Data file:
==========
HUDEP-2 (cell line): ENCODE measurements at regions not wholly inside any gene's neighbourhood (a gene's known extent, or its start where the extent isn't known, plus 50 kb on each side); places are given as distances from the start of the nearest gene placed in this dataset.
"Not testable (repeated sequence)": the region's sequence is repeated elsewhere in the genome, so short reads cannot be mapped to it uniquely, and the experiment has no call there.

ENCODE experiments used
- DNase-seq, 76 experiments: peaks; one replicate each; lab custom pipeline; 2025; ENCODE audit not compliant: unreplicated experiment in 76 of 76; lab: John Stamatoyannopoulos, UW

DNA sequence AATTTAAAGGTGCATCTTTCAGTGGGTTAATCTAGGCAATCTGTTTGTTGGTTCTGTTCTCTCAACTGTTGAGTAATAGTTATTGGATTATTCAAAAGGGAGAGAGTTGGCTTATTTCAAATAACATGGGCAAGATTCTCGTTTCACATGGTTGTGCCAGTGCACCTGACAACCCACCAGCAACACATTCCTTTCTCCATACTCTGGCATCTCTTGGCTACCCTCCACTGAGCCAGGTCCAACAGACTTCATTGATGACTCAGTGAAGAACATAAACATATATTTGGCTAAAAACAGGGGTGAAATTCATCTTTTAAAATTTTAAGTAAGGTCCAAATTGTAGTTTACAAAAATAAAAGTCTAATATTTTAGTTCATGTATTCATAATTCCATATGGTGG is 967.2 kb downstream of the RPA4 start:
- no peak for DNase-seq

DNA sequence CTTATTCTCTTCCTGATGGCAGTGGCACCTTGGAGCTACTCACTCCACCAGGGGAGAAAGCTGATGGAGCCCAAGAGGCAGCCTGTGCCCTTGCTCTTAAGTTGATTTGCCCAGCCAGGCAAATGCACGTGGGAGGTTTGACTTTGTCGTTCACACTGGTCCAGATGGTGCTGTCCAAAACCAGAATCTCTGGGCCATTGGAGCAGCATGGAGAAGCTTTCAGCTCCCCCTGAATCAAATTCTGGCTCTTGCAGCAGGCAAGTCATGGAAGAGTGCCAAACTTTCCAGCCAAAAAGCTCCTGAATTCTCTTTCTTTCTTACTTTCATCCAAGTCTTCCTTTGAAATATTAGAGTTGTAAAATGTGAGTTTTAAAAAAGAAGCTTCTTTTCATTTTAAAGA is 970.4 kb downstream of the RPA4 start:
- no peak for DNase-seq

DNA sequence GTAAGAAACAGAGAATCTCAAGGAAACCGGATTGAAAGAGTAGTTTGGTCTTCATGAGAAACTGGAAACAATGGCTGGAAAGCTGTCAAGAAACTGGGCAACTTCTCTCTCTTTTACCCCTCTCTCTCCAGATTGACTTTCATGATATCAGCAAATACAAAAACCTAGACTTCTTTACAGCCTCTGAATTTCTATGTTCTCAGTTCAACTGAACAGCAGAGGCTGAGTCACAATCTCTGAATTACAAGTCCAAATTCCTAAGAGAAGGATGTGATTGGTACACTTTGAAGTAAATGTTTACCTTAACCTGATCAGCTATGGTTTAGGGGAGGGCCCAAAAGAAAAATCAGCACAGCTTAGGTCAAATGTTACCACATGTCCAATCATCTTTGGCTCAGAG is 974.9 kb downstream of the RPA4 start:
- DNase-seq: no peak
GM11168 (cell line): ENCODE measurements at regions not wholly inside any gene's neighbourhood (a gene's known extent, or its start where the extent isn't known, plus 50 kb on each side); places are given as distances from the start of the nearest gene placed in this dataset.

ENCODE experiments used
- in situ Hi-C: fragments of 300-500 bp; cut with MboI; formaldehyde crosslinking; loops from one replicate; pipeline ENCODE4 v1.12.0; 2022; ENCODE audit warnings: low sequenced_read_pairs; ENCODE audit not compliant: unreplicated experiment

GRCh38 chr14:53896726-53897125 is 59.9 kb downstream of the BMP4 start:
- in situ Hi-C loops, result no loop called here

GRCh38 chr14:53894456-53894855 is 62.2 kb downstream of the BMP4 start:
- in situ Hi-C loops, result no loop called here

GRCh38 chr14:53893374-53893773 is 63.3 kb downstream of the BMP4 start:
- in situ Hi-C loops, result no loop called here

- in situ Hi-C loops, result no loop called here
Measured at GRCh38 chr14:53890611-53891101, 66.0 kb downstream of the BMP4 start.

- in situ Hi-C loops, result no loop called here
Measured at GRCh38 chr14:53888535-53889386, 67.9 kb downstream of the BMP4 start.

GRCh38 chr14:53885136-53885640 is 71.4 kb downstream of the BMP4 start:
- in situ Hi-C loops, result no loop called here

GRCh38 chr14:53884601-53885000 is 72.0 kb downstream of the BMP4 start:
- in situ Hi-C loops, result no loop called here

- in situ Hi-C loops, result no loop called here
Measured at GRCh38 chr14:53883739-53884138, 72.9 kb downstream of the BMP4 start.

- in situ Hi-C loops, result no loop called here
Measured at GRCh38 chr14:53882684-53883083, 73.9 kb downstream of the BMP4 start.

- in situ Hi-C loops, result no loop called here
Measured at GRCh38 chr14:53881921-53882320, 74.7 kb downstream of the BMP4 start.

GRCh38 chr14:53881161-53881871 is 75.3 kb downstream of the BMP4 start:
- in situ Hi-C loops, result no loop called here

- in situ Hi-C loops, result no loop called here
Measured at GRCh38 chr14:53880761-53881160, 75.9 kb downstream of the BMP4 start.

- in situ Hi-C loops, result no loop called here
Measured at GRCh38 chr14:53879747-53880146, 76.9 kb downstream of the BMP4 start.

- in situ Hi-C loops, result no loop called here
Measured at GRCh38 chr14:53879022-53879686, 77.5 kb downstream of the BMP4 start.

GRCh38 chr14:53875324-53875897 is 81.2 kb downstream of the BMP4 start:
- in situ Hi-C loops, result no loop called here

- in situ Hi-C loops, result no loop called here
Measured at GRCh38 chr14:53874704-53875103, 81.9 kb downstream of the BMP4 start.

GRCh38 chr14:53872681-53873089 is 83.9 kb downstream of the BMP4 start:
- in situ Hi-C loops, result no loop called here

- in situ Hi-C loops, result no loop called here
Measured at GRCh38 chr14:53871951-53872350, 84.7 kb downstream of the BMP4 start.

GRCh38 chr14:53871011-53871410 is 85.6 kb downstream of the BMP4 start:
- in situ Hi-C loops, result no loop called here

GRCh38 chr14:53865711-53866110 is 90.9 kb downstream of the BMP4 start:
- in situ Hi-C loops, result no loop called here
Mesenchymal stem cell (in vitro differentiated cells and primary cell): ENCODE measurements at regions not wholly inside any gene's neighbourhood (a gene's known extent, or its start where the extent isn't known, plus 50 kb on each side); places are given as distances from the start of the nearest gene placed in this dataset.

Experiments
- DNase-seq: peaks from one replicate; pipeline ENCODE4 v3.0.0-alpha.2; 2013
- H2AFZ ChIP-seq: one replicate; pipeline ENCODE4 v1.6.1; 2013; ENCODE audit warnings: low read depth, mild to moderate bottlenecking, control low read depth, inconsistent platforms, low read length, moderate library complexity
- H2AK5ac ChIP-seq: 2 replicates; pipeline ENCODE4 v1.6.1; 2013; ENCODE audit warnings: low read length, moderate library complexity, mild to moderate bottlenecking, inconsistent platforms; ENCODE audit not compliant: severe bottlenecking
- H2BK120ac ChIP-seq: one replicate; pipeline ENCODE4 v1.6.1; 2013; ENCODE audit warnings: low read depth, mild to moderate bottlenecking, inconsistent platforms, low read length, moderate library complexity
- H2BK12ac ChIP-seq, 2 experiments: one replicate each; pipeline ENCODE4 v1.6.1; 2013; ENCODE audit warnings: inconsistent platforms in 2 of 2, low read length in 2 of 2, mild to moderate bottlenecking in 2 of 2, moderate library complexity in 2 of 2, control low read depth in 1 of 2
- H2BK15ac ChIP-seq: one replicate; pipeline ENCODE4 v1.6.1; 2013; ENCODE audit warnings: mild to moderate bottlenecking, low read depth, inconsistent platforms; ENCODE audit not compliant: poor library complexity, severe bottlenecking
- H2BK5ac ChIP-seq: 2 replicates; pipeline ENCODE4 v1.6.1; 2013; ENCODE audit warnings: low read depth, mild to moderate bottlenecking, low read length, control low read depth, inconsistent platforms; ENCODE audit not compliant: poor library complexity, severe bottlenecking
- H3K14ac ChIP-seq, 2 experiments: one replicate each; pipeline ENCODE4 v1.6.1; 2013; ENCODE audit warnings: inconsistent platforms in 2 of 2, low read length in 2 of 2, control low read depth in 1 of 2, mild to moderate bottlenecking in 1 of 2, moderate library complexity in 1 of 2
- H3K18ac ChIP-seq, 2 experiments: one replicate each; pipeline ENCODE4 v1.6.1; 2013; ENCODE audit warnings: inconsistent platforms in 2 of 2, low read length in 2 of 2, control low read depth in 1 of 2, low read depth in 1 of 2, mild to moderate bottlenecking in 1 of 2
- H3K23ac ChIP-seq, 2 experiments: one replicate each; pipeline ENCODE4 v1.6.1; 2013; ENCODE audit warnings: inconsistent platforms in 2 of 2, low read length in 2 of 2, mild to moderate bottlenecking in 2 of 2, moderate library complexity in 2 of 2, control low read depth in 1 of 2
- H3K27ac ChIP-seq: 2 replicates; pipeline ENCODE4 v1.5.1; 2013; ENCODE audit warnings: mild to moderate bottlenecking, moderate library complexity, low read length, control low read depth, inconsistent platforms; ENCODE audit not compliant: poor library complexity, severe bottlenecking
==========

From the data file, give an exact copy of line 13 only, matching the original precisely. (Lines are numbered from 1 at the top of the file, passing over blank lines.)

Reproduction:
- in situ Hi-C: fragments of 300-500 bp; cut with MboI; formaldehyde crosslinking; loops from one replicate; pipeline ENCODE4 v1.12.0; 2022; ENCODE audit warnings: low sequenced_read_pairs; ENCODE audit not compliant: unreplicated experiment